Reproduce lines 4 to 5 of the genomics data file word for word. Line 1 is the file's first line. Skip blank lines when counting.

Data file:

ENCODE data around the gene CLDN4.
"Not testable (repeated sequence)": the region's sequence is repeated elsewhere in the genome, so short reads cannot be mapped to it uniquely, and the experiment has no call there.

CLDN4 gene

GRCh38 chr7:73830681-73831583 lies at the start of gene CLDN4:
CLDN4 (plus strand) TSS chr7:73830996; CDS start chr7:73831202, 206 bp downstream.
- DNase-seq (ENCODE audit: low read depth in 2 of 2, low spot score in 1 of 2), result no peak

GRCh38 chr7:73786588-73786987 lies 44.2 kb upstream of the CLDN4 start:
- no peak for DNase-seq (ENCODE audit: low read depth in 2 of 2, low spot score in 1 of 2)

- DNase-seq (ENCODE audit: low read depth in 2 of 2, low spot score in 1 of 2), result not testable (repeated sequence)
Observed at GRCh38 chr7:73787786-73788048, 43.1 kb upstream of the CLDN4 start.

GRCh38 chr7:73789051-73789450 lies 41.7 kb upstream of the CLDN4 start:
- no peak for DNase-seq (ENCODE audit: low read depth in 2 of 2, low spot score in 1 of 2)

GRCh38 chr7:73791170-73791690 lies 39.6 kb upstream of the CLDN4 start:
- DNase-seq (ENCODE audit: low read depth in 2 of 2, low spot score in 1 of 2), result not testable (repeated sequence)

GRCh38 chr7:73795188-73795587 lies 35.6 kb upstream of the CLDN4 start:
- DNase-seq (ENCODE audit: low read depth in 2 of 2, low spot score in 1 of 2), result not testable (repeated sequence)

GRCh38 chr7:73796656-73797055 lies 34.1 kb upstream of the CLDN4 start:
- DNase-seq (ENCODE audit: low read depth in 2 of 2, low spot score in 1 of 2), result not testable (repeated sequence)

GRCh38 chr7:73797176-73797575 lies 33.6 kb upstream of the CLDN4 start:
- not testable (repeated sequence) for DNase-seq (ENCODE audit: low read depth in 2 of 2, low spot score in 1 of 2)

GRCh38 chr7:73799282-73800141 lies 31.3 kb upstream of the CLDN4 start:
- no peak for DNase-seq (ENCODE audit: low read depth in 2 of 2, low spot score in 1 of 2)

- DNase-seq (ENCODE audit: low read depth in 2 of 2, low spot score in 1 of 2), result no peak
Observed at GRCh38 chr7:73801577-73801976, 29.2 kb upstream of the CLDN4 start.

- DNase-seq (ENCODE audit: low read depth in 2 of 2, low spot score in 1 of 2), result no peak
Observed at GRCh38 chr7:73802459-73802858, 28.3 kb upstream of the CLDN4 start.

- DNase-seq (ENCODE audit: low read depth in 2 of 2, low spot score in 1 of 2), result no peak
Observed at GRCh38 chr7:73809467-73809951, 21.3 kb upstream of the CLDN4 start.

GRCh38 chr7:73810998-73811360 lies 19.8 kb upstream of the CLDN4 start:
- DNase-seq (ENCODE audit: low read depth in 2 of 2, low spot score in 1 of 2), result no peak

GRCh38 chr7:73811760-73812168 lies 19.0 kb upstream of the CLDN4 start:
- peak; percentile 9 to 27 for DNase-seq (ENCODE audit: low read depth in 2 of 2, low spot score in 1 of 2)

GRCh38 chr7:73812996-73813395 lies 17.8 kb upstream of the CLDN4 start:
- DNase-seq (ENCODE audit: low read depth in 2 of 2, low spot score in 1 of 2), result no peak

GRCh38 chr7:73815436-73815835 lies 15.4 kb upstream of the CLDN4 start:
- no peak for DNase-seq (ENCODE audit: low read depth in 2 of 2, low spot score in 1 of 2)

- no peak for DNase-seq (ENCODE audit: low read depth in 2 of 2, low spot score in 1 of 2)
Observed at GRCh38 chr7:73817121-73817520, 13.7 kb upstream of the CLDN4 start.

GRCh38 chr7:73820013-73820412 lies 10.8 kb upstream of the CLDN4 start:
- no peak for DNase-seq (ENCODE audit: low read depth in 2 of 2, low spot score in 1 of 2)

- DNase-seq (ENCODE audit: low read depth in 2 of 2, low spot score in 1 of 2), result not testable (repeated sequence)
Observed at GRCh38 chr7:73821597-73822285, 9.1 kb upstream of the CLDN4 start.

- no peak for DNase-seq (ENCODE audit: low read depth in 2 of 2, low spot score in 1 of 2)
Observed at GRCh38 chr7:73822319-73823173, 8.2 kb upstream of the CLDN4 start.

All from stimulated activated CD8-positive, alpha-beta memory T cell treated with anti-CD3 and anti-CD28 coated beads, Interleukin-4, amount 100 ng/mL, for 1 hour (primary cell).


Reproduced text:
GRCh38 chr7:73830681-73831583 lies at the start of gene CLDN4:
CLDN4 (plus strand) TSS chr7:73830996; CDS start chr7:73831202, 206 bp downstream.